Author: Guxens M1, Vermeulen R2, Steenkamer I3, Beekhuizen J4, Vrijkotte TGM5, Kromhout H4, Huss A4
1Institute for Risk Assessment Sciences, Division of Environmental Epidemiology, Utrecht University, PO Box 80178, 3508, TD, Utrecht, the Netherlands; ISGlobal, C/ Doctor Aiguader 88, 08003, Barcelona, Catalonia, Spain; Pompeu Fabra University, C/ Doctor Aiguader 88, 08003, Barcelona, Catalonia, Spain; Spanish Consortium for Research on Epidemiology and Public Health (CIBERESP), Instituto de Salud Carlos III, Av. de Monforte de Lemos,5, 28029, Madrid, Spain; Department of Child and Adolescent Psychiatry/Psychology, Erasmus University Medical Centre-Sophia Children's Hospital, PO Box 2060, 3000, CB, Rotterdam, the Netherlands. Electronic address: firstname.lastname@example.org.
2Institute for Risk Assessment Sciences, Division of Environmental Epidemiology, Utrecht University, PO Box 80178, 3508, TD, Utrecht, the Netherlands; Julius Centre for Public Health Sciences and Primary Care, University Medical Centre, PO Box 85500, 3508, GA, Utrecht, the Netherlands.
3Department of Epidemiology, Health Promotion, and Healthcare Innovation, Public Health Service of Amsterdam (GGD), PO Box 2200, 1000, CE, Amsterdam, the Netherlands.
4Institute for Risk Assessment Sciences, Division of Environmental Epidemiology, Utrecht University, PO Box 80178, 3508, TD, Utrecht, the Netherlands.
5Department of Public Health, Amsterdam Public Health Research Institute, Academic Medical Center, University of Amsterdam, Meibergdreef 9, 1105, AZ, Amsterdam, the Netherlands.
Conference/Journal: Int J Hyg Environ Health.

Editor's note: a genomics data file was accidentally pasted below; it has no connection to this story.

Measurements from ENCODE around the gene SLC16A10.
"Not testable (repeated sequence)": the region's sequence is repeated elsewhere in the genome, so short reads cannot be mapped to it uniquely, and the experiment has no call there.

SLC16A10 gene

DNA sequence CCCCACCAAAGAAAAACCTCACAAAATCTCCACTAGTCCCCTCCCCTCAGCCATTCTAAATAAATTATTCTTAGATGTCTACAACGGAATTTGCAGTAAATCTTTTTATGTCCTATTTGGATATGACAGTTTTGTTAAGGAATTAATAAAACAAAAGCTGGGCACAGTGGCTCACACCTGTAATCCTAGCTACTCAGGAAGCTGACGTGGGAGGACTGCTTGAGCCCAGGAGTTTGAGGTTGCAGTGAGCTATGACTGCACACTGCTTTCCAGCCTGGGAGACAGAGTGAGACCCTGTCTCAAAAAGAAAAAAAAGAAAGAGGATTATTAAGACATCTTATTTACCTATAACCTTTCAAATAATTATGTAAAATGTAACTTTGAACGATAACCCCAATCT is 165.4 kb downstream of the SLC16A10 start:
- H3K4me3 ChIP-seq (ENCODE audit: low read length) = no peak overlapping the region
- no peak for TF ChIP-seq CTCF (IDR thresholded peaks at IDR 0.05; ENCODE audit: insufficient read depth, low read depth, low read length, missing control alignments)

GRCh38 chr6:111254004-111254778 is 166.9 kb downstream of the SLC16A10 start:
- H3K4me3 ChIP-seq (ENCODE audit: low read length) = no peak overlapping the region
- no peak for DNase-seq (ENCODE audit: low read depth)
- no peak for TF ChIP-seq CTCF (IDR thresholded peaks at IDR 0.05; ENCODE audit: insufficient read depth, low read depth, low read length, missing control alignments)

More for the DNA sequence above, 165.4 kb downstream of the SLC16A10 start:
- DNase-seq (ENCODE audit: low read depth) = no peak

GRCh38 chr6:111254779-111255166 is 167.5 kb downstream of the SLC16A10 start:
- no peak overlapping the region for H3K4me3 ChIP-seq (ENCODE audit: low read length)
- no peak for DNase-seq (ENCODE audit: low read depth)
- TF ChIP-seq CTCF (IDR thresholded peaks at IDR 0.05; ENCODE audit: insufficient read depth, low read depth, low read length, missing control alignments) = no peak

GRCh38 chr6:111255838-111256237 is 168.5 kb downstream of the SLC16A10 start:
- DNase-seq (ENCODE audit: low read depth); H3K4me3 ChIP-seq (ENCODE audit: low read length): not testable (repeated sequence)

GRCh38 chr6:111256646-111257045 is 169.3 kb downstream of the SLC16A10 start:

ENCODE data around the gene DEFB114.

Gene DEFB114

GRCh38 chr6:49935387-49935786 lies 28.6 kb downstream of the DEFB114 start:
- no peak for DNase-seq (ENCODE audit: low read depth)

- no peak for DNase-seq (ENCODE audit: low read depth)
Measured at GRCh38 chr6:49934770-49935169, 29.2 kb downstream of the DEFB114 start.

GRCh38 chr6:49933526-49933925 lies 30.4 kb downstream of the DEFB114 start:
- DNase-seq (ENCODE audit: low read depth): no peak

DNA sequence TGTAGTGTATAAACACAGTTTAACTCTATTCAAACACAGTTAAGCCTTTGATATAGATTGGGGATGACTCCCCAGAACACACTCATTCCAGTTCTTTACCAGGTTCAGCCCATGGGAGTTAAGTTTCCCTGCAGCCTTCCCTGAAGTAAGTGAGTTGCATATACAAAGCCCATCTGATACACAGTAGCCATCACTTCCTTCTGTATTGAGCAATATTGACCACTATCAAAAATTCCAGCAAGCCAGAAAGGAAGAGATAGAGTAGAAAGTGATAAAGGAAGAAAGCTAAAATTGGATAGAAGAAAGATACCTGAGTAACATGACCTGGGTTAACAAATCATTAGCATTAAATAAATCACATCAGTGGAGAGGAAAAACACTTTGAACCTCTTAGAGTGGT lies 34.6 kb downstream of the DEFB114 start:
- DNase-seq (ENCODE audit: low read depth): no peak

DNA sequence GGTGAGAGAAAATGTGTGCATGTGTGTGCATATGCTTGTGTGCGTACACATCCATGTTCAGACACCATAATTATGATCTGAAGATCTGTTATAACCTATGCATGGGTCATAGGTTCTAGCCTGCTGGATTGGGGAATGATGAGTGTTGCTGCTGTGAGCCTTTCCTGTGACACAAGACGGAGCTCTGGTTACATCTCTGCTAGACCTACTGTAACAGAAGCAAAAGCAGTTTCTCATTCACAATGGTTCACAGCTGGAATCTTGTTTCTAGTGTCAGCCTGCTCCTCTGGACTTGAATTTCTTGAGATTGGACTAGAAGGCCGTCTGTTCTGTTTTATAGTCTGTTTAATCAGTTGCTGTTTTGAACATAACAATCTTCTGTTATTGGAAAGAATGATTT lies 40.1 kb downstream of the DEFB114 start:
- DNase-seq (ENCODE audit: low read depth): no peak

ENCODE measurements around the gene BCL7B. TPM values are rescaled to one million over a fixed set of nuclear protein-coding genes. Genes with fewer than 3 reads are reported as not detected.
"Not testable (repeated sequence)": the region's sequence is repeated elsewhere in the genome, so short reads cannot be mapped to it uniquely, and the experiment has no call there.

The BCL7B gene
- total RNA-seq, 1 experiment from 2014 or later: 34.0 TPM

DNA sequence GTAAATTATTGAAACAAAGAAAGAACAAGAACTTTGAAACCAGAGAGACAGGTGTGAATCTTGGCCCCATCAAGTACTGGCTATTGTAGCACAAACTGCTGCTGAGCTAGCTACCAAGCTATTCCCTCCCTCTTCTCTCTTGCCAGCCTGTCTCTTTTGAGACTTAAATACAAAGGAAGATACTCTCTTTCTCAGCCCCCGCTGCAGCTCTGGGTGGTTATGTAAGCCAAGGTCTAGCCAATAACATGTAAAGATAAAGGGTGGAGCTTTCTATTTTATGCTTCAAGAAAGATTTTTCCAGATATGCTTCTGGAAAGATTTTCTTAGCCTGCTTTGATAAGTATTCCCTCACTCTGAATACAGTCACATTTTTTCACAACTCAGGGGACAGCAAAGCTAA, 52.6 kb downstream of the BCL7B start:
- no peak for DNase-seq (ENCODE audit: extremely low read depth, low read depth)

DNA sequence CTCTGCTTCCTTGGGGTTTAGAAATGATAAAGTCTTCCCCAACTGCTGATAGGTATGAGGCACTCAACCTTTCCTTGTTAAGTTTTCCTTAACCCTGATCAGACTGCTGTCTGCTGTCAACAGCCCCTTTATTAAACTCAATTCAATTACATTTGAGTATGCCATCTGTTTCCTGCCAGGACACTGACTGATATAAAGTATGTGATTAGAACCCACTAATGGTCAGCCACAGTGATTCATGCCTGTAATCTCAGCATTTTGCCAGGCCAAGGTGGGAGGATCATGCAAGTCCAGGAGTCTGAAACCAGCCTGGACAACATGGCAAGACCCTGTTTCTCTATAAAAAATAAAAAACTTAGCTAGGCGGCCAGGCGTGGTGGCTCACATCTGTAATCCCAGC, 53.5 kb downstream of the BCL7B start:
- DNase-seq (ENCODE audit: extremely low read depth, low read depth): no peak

Date published: 2018 Oct 9
Other: Pages: S1438-4639(18)30502-9 , Special Notes: doi: 10.1016/j.ijheh.2018.09.006. [Epub ahead of print] , Word Count: 355
BACKGROUND: Little is known about the exposure of young children to radiofrequency electromagnetic fields (RF-EMF) and potentially associated health effects. We assessed the relationship of RF-EMF exposure from different sources and screen time exposure with emotional and behavioural problems in 5-year-old children.
METHODS: Cross-sectional study including 3102 children aged 5 years from the Amsterdam Born Children and their Development (ABCD) study, in the Netherlands. Residential RF-EMF exposure from mobile phone base stations was estimated with a 3D geospatial radio wave propagation model. Residential presence of RF-EMF indoor sources (cordless phone base stations and Wireless Fidelity (WiFi)), children's mobile phone and cordless phone calls and screen time exposure (computer/video game and television watching) was reported by the mother. Teachers (n = 2617) and mothers (n = 3019) independently reported child emotional and behavioural problems using the Strengths and Difficulties Questionnaire.
RESULTS: No associations were found between mobile phone and cordless phone calls and emotional and behavioural problems. Children exposed to higher RF-EMF levels from mobile phone base stations showed higher odds of maternal-reported emotional symptoms (OR 1.82, 95%CI 1.07 to 3.09). Children with cordless phone at home had lower odds of teacher-reported problematic prosocial behaviour (OR 0.68, 95%CI 0.48 to 0.97) and of maternal-reported peer relationship problems (OR 0.61, 95% CI 0.39 to 0.96). Children who watched television ≥1.5 h/day had higher odds of maternal-reported hyperactivity/inattention (OR 3.13, 95%CI 1.43 to 6.82).
CONCLUSION: Mobile phone and cordless phone calls, which lead to peak RF-EMF exposures to the head, were not associated with any emotional and behavioural problems in 5-year-old children. Environmental RF-EMF exposure from mobile phone base stations and from indoor sources and television watching, which both contribute very little to RF-EMF exposure, were associated with specific emotional and behavioural problems but mainly when reported by the mothers. We cannot, however, discard residual confounding or reverse causality. Further longitudinal research in particular as children will increase the use of telecommunication devices with the age may help to better understand the exact contribution of the different RF-EMF exposure sources if any. Moreover, a thorough control for confounding is essential for a correct interpretation of the studies on screen time and emotional and behavioural problems.
Copyright © 2018 Elsevier GmbH. All rights reserved.
PMID: 30314943 DOI: 10.1016/j.ijheh.2018.09.006